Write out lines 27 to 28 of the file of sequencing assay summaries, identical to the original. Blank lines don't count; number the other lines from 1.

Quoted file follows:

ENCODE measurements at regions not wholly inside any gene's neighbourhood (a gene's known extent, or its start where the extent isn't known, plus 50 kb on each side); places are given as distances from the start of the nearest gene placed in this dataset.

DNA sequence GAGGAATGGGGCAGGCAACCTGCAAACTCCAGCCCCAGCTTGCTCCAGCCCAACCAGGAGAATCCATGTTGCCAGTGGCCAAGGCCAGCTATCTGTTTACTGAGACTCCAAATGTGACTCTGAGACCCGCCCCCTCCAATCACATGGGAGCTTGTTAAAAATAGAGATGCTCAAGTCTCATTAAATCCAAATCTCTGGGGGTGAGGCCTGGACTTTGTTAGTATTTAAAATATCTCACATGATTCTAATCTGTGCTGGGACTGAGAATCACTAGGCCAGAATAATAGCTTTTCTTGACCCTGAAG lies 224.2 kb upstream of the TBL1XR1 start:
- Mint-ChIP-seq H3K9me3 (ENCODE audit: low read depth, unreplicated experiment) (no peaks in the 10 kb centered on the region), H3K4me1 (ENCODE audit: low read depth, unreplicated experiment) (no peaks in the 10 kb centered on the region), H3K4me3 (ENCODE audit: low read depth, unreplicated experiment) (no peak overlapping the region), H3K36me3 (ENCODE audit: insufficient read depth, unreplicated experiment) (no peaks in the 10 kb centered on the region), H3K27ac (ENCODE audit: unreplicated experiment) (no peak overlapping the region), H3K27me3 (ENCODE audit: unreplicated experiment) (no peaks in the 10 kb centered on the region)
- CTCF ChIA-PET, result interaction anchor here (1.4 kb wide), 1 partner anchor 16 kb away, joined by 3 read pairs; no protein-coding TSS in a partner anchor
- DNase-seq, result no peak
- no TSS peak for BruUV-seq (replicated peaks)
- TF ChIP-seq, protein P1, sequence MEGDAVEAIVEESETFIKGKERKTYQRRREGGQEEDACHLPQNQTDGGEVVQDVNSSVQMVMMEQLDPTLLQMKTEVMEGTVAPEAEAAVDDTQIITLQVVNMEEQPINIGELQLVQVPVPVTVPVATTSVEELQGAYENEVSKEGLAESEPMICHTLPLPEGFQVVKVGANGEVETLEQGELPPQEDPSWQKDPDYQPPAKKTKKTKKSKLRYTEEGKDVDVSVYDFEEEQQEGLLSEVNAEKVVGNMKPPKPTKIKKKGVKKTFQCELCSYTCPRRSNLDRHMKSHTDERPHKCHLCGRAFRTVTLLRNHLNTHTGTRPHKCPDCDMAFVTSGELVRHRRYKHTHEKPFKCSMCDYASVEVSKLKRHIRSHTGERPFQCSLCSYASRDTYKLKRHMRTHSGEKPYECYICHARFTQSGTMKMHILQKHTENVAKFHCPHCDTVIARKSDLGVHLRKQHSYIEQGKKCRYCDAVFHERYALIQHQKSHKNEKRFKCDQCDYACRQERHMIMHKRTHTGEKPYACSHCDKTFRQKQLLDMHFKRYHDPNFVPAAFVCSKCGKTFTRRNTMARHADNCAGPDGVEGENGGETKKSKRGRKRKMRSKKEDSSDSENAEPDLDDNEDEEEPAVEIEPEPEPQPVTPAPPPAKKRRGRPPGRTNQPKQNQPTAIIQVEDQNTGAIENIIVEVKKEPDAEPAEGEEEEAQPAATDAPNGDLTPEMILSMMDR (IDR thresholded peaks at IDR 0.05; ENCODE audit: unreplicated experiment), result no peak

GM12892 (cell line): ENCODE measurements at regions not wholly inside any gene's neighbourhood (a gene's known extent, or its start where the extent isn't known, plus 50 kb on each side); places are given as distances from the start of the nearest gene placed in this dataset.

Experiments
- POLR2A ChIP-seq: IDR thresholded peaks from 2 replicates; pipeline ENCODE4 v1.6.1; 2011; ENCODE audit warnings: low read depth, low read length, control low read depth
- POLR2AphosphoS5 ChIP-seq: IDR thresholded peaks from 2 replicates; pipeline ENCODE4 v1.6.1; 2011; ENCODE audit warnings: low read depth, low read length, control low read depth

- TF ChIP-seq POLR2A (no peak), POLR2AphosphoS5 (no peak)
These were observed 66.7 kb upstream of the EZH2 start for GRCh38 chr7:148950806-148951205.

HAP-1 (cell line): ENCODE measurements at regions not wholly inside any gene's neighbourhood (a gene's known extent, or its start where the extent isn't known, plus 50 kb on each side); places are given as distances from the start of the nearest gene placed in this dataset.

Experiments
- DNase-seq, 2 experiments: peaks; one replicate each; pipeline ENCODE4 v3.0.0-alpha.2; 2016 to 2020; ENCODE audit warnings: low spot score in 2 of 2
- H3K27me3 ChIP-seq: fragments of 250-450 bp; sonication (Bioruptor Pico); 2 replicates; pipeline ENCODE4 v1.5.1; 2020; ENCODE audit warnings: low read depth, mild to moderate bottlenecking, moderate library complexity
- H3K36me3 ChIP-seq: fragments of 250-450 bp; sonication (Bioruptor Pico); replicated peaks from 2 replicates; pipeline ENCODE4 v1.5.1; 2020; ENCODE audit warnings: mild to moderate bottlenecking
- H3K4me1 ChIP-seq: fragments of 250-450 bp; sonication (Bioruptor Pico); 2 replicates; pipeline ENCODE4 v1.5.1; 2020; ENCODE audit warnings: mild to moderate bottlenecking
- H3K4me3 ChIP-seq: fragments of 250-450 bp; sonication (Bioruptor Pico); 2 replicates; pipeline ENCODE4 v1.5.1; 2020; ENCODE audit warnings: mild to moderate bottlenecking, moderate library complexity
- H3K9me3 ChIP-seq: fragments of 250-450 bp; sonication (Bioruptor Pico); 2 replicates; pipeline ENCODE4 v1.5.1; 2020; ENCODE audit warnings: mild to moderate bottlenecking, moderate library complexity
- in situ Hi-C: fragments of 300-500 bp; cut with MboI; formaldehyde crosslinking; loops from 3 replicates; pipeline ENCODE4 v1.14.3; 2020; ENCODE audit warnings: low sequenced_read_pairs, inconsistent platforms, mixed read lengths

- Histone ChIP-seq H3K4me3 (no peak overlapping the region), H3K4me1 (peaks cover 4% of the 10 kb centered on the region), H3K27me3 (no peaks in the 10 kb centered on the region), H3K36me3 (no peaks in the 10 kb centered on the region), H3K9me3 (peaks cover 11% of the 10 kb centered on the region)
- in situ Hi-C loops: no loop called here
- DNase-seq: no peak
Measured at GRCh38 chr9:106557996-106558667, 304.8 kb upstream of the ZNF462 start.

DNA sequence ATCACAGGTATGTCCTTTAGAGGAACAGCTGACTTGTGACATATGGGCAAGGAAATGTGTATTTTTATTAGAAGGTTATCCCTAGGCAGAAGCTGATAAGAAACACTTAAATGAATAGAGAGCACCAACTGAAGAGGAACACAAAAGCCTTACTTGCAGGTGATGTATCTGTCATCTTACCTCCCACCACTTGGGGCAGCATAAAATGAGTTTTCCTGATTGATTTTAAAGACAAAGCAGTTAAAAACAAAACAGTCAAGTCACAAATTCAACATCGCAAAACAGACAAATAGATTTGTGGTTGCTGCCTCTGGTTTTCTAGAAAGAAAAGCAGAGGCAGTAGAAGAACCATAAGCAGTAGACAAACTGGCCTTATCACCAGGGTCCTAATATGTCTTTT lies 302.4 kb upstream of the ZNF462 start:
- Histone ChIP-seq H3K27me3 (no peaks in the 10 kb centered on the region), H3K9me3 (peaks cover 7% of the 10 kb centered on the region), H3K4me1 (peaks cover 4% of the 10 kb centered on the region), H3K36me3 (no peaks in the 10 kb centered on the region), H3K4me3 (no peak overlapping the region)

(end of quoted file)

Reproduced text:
DNA sequence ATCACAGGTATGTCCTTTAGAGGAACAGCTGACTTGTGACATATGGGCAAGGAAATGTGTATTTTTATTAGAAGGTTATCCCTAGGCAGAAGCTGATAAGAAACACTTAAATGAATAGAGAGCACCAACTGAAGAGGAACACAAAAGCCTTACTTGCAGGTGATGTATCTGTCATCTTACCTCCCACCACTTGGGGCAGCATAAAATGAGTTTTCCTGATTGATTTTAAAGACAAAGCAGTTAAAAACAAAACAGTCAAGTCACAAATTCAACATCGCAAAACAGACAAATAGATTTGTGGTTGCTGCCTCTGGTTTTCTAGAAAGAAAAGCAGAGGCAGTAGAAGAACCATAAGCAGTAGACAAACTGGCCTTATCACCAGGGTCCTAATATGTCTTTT lies 302.4 kb upstream of the ZNF462 start:
- Histone ChIP-seq H3K27me3 (no peaks in the 10 kb centered on the region), H3K9me3 (peaks cover 7% of the 10 kb centered on the region), H3K4me1 (peaks cover 4% of the 10 kb centered on the region), H3K36me3 (no peaks in the 10 kb centered on the region), H3K4me3 (no peak overlapping the region)